Invite everyone to extend the pointer finger of their dominant writing hand.
Instruct each person to write their full name, using their finger as if writing on a wall in front of themselves.
Then, instruct your group to repeat this task by using the pointer finger of their non-dominant hand.
When ready, instruct your group to write their name in the air with their right elbow, and then their left elbow.
Nominate any other part of one’s anatomy to complete the task, or try something new as described in the Variations tab.
Here’s a snippet of a video in which I lead Air Names with a custom client group.
How To Play Narrative
If you’re looking for something rather silly, fun, and quick, this is it.
With your group facing you, ask them to hold up and extend the pointer finger of their dominant writing hand in front of themselves. They are effectively mimicking your actions.
Then, by way of demonstration, use the space in front of you as if it was a wall to write your name using your finger in the air. First or both names, it’s up to you.
Instruct your group to follow suit, writing their own name in the air in front of themselves.
At this point, I often empathise with those who have very long names, such as Constantine, Evangelina, and Maximilian. For further moments of levity, I may also suggest that if they make a mistake, they are welcome to rub out an error and try again. As if 🙂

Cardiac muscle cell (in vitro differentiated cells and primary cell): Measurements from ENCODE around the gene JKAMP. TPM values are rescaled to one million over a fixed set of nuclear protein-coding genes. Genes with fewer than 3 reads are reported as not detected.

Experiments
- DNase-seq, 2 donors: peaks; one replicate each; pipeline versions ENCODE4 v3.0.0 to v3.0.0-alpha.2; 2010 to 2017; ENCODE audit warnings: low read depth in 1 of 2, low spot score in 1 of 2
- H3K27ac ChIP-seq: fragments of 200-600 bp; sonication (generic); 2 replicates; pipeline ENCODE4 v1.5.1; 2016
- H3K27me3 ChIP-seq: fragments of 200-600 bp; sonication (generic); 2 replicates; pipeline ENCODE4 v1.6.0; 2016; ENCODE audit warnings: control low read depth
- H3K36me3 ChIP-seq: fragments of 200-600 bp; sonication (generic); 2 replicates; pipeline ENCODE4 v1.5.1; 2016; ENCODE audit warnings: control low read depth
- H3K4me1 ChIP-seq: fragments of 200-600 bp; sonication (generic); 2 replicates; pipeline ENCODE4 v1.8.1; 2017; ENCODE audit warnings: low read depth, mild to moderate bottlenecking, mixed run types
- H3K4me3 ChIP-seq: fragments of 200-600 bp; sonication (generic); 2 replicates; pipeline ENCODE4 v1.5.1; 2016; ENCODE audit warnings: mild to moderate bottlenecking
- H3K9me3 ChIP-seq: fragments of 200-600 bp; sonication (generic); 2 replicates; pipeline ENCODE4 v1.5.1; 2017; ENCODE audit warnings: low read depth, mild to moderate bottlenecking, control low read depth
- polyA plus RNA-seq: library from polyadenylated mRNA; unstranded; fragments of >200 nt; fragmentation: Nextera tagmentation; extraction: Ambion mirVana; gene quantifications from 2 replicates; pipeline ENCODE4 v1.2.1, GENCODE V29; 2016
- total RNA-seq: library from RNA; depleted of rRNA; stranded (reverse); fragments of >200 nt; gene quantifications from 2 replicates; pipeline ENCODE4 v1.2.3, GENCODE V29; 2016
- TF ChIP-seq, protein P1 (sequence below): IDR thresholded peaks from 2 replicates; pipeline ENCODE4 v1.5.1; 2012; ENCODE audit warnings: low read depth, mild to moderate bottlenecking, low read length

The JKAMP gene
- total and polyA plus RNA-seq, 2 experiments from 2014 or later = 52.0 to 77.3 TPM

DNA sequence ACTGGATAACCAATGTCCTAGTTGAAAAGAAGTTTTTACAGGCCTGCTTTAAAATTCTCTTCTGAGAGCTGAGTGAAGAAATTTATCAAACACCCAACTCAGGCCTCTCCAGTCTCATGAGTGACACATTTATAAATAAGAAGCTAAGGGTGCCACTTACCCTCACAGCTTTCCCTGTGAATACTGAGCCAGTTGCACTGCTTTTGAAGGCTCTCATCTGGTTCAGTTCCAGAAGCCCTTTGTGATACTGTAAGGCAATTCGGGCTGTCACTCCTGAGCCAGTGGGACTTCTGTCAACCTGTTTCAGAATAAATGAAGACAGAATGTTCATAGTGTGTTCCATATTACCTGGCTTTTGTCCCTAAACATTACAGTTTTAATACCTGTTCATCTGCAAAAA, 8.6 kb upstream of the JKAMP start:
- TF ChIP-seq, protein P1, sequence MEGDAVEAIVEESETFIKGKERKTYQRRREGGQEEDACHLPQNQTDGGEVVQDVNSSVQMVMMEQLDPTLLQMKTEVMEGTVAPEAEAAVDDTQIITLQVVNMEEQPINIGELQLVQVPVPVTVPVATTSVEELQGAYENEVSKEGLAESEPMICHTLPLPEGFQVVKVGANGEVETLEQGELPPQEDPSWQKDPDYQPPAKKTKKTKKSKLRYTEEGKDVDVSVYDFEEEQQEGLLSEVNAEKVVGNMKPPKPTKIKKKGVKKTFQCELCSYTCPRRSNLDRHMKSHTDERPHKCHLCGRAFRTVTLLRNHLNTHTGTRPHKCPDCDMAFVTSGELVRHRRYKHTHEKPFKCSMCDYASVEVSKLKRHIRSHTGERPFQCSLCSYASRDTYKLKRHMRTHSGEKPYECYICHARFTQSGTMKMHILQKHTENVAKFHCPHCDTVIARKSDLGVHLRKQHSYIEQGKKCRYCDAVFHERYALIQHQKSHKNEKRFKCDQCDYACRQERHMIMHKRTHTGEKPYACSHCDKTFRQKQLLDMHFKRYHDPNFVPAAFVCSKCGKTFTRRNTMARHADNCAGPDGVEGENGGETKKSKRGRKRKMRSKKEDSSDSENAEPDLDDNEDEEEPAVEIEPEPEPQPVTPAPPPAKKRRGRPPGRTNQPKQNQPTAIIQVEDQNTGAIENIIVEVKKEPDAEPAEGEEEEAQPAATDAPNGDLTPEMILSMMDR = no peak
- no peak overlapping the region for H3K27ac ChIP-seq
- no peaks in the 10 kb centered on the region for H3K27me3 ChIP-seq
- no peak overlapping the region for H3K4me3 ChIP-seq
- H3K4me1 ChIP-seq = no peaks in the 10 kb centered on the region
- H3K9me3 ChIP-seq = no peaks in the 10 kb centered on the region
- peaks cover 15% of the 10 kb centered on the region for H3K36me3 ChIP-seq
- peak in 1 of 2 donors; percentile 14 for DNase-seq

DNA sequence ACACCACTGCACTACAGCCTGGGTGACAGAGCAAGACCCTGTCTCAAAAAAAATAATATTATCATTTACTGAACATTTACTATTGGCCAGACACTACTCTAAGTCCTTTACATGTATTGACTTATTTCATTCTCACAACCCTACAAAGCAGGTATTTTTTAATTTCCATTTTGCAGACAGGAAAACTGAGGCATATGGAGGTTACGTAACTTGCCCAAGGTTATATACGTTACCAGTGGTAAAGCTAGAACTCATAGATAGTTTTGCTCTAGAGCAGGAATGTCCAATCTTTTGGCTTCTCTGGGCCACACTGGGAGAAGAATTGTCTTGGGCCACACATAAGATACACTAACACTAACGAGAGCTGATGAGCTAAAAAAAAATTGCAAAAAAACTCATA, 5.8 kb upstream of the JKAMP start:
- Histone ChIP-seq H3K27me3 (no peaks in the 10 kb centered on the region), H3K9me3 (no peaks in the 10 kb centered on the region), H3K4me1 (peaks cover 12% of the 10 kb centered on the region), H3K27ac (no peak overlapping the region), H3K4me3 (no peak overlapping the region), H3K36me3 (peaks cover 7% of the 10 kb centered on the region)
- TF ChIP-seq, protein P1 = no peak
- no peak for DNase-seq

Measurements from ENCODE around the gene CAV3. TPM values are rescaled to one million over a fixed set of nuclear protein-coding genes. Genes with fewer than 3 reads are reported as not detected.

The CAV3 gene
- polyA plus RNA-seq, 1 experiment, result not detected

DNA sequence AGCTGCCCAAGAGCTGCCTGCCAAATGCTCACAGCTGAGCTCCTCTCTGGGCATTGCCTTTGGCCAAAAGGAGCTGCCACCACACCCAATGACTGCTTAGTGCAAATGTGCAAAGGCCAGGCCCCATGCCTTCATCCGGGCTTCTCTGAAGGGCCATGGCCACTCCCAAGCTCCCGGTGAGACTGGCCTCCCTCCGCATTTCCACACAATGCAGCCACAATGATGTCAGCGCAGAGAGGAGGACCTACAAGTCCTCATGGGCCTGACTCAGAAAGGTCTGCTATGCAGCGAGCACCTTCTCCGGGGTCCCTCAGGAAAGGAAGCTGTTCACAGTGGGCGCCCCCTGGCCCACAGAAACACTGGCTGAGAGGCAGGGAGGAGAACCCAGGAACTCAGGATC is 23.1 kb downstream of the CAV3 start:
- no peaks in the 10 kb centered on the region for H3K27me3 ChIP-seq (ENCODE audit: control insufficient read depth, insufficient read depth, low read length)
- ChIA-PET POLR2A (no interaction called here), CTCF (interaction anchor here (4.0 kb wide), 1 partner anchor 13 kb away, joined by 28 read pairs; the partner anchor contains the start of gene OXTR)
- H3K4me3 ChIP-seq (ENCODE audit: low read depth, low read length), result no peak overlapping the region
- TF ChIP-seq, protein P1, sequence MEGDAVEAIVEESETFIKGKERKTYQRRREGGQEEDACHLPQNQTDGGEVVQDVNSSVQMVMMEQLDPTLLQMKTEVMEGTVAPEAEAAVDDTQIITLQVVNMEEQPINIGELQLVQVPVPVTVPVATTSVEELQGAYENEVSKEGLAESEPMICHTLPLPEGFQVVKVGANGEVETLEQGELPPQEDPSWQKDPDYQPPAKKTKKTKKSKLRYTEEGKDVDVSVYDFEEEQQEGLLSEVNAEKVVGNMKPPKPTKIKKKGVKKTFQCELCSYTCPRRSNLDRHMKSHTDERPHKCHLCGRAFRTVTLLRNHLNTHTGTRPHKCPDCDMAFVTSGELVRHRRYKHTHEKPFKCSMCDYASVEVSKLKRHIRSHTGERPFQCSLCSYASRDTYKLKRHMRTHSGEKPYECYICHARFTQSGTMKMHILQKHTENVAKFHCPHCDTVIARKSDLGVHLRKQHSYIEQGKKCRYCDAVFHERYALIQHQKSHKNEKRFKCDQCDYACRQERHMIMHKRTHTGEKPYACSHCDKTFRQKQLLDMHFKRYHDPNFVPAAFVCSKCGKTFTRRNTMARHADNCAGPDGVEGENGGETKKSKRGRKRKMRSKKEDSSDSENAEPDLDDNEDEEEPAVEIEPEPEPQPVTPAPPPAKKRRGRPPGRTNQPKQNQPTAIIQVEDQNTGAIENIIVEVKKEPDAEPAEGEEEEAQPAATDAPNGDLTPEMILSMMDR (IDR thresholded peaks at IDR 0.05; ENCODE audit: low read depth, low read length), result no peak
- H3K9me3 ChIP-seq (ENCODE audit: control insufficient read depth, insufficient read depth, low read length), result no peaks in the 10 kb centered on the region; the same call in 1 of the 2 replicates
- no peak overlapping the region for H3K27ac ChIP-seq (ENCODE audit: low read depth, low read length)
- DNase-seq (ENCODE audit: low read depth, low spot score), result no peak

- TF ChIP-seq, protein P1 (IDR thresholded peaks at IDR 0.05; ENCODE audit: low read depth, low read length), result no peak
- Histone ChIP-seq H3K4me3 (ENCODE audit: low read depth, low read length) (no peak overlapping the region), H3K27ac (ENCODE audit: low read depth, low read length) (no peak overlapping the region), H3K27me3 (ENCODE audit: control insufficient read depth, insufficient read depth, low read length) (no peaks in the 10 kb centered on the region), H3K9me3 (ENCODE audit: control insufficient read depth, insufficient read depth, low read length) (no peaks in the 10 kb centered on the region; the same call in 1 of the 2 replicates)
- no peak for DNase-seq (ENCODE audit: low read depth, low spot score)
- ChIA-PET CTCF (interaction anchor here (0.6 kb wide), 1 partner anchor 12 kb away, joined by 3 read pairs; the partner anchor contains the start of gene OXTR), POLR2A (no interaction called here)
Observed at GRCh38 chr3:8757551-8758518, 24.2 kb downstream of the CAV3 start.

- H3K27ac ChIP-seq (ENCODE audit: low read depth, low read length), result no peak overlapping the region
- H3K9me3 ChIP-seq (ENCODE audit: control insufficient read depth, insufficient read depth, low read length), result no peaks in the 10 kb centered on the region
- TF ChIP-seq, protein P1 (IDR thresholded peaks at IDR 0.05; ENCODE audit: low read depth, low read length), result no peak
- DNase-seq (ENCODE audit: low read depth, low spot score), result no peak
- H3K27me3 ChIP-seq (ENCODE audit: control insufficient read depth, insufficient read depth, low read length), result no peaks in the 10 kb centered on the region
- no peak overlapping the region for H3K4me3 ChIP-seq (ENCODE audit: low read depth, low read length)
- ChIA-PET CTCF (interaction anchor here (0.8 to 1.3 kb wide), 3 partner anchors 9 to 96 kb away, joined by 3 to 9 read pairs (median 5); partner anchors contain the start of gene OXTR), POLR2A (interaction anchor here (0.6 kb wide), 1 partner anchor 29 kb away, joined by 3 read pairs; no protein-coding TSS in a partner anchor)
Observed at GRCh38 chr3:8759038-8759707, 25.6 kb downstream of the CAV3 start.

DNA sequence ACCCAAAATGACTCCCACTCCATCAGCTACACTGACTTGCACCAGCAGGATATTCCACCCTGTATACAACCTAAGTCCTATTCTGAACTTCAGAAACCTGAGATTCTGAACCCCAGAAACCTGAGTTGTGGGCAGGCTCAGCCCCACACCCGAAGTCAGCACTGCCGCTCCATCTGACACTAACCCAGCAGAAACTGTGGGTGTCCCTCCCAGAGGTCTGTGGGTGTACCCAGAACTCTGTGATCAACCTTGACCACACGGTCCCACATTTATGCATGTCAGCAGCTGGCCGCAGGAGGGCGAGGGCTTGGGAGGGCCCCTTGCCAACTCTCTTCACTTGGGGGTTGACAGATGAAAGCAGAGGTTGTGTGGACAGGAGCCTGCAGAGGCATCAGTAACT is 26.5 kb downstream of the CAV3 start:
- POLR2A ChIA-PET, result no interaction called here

Having mastered this task, I then ramp up the challenge and ask everyone to write their name again but this time using the pointer finger of their other hand.
From this point, you have many paths you can lead your group on.
Typically, I will next instruct my group to use their right elbow to write their name, and then their left elbow, etc. You get the idea.
If your group happens to be standing, then you have knees, feet, and bottoms just begging to be nominated.
Or, to try something new, check out the Variations tab.
Practical Leadership Tips
This is clearly just a silly, fun game. Like most things, do not expect everyone in your group to immerse themselves fully into the silliness but you should expect enough people will to make it worthwhile.
Sometimes, I first invite people to imagine a large sheet of paper in front of them, to give the task a sense of scale. When in doubt, go big.
Take a look at the Video Tutorial tab to view the game in action online.
You could integrate Air Names into a well-designed SEL program to focus on the development of effective communication skills as much as promote a common experience that is fun and builds connections with others.
Specifically, this activity offers opportunities to explore and practice the following social & interpersonal skills:
Communicate & Listen Effectively
Build Positive Relationships
Promoting Personal & Collective Well-Being
You can learn more about SEL and how it can support character education here.
Health & Wellness Programming
There is no specific health & wellness perspective to this activity other than promoting the benefits to one’s wellbeing of enjoying a few moments of frivolous fun.